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Prison on Fire
|     review    |     theme song     |     awards     |     availability     |     also see      |
Chinese: 監獄風雲 "Our food is never going to get here."
Tony Leung Ka-Fai and Chow Yun-Fat
Year: 1987
Director: Ringo Lam Ling-Tung
Writer: Nam Yin
Cast: Chow Yun-Fat, Tony Leung Ka-Fai, Tommy Wong Kwong-Leung, Roy Cheung Yiu-Yeung, Victor Hon Kwan, Ho Ka-Kui, Shing Fui-On, Ng Chi-Hung
The Skinny: An amazing genre film which reaches new heights of intensity. Ringo Lam's gritty prison movie is meaty moviemaking at its best, and Chow Yun-Fat turns in a peerless charismatic performance.
by Kozo:

The Hong Kong prison movie against which all others are measured. Ringo Lam's near-plotless portrait of brotherhood and political chicanery in a Hong Kong prison is terrific storytelling, and more than adequate justification for his celebrated career. Also, Prison on Fire features a sensational performance from Chow Yun-Fat. Chow plays seasoned inmate Mad Dog, whose carefree attitude towards life in prison belies a deep understanding of the dangers of prison politics. He shows the ropes to new inmate Lo Ka-Yia (Tony Leung Ka-Fai), who's in for involuntary manslaughter. Unfortunately, his righteous attitude gets him in immediate trouble. It isn't until Mad Dog steps in that Lo learns how he's going to survive his sentence.

If only it were that easy. The prison is also home to Boss Hung (a menacing Roy Cheung), a high-ranking prison guard who uses wily tactics to control the inmates. He plays the various prison gangs against one another, leading to infighting and numerous inmate betrayals. Ultimately, things come to a head in a harrowing prison riot which leaves more than one inmate - and prison guard - scarred.

Though the acting and events are occasionally histrionic, the film manages to involve rather than alienate. This is partially due to Ringo Lam's celebrated grim and gritty style, which is a far cry from the Full Contact excess some might expect of him. His focus in Prison on Fire is character and circumstance, and not really plot. Events seem to happen with minor development, though the consequences of even the most minor incidents have a great effect on our protagonists. Tony Leung Ka-Fai turns in an effective performance as stiff inmate Lo, but the film is pretty much Chow Yun-Fat's show. As Mad Dog, he goes from glib playfulness to terrifying rage during the course of the film. It's an incredibly charming performance that astonishes in its utter versatility.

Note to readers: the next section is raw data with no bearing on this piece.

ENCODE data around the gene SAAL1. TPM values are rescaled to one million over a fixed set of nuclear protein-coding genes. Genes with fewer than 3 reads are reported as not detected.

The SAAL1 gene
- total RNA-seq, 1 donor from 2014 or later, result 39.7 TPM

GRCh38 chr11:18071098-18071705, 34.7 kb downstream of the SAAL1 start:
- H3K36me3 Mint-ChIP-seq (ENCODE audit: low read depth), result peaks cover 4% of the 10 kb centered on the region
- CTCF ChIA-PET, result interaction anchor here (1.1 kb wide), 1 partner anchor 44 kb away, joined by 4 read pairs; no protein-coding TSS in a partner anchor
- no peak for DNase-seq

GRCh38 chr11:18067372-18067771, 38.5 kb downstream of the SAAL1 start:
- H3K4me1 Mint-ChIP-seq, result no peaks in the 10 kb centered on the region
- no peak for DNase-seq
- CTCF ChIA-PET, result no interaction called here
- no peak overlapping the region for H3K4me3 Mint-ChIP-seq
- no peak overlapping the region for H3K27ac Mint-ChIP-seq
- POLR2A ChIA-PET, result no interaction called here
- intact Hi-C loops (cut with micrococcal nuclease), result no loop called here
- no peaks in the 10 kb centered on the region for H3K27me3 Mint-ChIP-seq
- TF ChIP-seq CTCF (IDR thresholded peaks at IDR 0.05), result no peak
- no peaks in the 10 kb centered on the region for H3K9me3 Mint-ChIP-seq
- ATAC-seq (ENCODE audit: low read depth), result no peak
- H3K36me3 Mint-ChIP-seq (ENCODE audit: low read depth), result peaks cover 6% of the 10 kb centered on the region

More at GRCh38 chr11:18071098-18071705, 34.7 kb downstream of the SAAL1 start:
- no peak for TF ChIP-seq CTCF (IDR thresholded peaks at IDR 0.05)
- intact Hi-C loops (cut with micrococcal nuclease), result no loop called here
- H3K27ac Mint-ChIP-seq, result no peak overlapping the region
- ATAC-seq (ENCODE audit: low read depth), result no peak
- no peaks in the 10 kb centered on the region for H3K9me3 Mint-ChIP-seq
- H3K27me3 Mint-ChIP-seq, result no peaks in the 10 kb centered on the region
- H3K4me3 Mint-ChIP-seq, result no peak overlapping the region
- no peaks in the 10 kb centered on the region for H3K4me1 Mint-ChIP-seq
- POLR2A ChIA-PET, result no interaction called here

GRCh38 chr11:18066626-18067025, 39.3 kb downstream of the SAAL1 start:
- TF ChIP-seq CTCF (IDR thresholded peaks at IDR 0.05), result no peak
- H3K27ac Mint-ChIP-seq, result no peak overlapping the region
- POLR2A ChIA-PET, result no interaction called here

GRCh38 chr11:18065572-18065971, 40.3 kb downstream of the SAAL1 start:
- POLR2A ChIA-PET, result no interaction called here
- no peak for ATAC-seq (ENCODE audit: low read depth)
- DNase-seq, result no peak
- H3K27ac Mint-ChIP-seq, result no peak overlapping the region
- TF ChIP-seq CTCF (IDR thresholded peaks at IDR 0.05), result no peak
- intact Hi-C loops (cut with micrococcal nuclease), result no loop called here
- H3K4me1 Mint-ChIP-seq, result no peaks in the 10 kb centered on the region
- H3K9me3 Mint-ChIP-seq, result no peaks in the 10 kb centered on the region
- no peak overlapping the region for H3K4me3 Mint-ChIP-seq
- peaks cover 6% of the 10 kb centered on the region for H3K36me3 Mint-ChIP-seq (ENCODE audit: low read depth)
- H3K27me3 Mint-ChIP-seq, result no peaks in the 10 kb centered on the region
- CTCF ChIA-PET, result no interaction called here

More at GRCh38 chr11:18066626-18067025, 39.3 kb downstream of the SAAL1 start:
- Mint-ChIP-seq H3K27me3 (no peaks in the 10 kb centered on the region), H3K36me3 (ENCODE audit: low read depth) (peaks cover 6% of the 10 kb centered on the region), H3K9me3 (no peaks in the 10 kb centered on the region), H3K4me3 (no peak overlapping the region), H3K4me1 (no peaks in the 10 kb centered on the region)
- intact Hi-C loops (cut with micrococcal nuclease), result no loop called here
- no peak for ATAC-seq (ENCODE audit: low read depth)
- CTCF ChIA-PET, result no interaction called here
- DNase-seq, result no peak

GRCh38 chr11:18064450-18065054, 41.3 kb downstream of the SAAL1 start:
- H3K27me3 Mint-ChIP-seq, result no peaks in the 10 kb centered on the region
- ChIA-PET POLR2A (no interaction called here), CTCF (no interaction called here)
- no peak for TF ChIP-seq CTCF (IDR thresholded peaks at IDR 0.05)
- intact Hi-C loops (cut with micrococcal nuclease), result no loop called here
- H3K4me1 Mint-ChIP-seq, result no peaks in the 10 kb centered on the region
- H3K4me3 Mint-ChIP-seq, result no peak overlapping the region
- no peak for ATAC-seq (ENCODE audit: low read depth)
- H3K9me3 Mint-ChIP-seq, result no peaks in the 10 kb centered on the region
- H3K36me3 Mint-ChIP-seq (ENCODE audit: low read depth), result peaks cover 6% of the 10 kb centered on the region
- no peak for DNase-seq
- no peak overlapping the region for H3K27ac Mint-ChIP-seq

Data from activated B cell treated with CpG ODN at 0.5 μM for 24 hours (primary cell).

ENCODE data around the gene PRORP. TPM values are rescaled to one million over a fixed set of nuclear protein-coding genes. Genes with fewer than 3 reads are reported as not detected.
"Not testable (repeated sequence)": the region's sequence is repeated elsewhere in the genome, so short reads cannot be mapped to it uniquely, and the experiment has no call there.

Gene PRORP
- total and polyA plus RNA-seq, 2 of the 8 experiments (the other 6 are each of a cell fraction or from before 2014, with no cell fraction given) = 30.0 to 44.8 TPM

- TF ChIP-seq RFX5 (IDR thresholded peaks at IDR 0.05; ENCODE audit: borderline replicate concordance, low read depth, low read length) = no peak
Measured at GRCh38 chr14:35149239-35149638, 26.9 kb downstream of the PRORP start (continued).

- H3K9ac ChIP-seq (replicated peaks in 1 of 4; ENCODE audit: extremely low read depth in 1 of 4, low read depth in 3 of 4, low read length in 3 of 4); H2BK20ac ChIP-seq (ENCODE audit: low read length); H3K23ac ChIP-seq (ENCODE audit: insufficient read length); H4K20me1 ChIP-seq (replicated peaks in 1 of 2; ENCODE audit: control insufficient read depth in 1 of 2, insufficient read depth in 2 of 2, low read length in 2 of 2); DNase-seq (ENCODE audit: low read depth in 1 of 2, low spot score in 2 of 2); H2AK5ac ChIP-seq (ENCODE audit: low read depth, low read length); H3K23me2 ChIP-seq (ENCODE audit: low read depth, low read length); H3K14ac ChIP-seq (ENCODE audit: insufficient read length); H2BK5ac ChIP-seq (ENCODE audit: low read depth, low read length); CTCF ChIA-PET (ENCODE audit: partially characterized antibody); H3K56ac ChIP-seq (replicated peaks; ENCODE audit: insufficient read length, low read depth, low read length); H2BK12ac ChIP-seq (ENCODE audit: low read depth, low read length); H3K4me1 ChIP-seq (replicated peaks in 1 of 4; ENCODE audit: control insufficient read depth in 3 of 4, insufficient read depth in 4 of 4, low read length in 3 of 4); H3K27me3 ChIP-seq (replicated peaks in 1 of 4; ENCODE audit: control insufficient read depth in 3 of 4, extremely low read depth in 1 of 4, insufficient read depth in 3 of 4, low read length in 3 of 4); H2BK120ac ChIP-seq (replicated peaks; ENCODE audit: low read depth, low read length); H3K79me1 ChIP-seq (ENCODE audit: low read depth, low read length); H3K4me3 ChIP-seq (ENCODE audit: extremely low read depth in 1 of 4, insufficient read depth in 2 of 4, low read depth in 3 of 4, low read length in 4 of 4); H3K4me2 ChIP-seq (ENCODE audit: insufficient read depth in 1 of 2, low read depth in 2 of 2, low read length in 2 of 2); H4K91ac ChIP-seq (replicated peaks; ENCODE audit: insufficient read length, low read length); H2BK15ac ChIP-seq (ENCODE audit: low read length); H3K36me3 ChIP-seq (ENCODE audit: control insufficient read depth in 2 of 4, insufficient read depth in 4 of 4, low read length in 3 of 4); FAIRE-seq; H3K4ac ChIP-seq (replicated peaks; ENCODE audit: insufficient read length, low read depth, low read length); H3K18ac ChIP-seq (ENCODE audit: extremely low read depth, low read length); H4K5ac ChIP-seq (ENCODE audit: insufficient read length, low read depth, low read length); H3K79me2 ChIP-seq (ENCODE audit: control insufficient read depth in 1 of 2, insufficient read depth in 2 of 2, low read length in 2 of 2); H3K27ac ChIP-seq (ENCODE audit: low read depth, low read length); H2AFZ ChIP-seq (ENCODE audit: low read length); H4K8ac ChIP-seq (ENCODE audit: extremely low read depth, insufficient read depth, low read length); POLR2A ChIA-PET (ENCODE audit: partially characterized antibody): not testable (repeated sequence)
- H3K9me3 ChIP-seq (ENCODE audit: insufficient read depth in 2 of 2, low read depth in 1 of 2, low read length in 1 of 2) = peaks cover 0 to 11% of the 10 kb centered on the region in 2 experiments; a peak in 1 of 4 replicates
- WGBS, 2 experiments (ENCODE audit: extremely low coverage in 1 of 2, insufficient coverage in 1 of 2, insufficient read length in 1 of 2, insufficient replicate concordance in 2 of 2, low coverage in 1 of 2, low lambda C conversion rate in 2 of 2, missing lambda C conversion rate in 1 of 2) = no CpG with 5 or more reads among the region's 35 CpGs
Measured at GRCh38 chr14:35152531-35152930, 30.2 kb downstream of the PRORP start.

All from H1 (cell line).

Prison on Fire is ultimately a genre film, but it's one of the purest ones you'll ever find. Moments aren't wasted on hijinks or needless exposition, and instead are given to necessary minutiae and a slow, building intensity. When everything finally concludes, there isn't a gigantic verbal epiphany, nor are there major lessons to be learned. The ending is simply uncompromising and appropriate. Ringo Lam doesn't waste any effort trying to make the film more than it is. It's just a film about a bunch of guys stuck in prison, and that's all Lam cares about. And more importantly, he gets the audience to care, too. (Kozo 1996/2001)

Theme song: "Sweet" by Teresa Teng
Request this song on HKVP Radio | Vote for Teresa Teng

The 7th Annual Hong Kong Film Awards
Nomination - Best Director (Ringo Lam Ling-Tung)
Nomination - Best Actor (Chow Yun-Fat)
Nomination - Best Supporting Actor (Ho Ka-Kui)
Nomination - Best Supporting Actor (Roy Cheung Yiu-Yeung)
Nomination - Best Screenplay (Nam Yin)
Nomination - Best New Artist (Tommy Wong Kwong-Leung)
Nomination - Best Original Score (Lowell Lo Koon-Ting)
Nomination - Best Song ("Full Expectations", performed by Maria Cordero)
Availability: DVD (Hong Kong)
Region 0 NTSC
Joy Sales Video Distribution
16x9 Anamorphic Widescreen
Cantonese and Mandarin Language Tracks
Dolby Digital 6.1 / DTS ES 6.1
Removable English and Chinese Subtitles
*Also Available on Blu-ray Disc
Also see: Prison on Fire 2 (1991)
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image courtesy of Universe Laser & Video Co., Ltd. Copyright 2002-2017 Ross Chen